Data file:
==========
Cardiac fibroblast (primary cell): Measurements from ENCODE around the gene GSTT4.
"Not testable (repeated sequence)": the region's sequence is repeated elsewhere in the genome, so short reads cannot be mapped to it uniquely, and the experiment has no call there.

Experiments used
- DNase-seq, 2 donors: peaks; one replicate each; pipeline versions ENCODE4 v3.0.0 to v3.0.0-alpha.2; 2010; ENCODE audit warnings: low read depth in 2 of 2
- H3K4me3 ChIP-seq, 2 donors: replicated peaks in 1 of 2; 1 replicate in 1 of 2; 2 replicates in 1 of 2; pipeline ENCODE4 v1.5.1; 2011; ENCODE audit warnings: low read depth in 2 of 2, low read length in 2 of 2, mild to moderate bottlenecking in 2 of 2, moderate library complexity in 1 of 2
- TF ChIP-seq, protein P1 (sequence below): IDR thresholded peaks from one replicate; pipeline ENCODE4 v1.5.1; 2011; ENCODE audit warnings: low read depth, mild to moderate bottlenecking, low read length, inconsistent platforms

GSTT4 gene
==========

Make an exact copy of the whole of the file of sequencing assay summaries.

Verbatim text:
Cardiac fibroblast (primary cell): Measurements from ENCODE around the gene GSTT4.
"Not testable (repeated sequence)": the region's sequence is repeated elsewhere in the genome, so short reads cannot be mapped to it uniquely, and the experiment has no call there.

Experiments used
- DNase-seq, 2 donors: peaks; one replicate each; pipeline versions ENCODE4 v3.0.0 to v3.0.0-alpha.2; 2010; ENCODE audit warnings: low read depth in 2 of 2
- H3K4me3 ChIP-seq, 2 donors: replicated peaks in 1 of 2; 1 replicate in 1 of 2; 2 replicates in 1 of 2; pipeline ENCODE4 v1.5.1; 2011; ENCODE audit warnings: low read depth in 2 of 2, low read length in 2 of 2, mild to moderate bottlenecking in 2 of 2, moderate library complexity in 1 of 2
- TF ChIP-seq, protein P1 (sequence below): IDR thresholded peaks from one replicate; pipeline ENCODE4 v1.5.1; 2011; ENCODE audit warnings: low read depth, mild to moderate bottlenecking, low read length, inconsistent platforms

GSTT4 gene